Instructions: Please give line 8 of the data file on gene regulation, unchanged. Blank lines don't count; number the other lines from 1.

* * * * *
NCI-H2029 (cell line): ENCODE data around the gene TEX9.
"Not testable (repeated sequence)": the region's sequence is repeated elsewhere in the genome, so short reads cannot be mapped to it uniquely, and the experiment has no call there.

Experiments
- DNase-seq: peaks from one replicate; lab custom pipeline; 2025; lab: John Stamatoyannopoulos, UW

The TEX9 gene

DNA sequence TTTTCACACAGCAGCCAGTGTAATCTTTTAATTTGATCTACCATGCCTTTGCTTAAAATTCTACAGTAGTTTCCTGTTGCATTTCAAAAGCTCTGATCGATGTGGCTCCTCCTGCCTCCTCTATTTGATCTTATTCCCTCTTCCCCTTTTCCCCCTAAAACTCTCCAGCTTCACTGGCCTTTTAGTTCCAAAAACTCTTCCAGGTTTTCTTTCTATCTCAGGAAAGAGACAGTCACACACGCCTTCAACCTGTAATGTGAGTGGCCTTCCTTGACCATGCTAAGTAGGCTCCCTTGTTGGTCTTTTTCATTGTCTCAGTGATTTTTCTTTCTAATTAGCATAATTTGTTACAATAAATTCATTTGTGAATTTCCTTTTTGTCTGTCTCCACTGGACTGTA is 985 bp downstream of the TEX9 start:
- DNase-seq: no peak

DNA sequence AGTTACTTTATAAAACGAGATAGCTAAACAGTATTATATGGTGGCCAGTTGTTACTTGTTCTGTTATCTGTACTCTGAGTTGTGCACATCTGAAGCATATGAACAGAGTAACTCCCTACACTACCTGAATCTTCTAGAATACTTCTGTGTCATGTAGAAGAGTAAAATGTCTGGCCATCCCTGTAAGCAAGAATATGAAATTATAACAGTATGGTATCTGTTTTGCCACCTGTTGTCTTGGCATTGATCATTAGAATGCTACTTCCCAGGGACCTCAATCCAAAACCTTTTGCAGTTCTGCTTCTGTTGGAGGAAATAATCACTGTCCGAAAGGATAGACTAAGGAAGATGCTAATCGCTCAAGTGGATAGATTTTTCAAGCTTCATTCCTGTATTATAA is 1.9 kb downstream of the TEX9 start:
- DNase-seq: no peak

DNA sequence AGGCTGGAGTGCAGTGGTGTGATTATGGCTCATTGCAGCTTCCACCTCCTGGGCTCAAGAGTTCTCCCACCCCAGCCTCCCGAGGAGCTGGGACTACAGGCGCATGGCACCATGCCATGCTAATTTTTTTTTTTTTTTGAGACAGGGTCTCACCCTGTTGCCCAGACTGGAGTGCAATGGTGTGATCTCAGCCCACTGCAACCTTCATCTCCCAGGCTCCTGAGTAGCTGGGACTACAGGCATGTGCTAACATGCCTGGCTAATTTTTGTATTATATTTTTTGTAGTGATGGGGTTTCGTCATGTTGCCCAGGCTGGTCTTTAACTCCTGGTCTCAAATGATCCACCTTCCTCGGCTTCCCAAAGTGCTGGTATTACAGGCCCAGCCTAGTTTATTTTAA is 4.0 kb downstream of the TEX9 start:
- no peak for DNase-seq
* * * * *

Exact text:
DNA sequence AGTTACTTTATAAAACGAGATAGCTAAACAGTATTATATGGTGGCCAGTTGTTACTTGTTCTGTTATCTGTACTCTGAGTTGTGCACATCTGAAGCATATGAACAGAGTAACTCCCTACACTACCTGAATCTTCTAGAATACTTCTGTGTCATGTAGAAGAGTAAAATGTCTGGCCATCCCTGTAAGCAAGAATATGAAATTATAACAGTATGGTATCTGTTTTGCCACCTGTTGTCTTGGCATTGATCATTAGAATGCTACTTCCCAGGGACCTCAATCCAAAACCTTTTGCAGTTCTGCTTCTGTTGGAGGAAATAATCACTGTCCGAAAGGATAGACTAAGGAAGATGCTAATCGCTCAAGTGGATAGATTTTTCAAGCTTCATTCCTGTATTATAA is 1.9 kb downstream of the TEX9 start: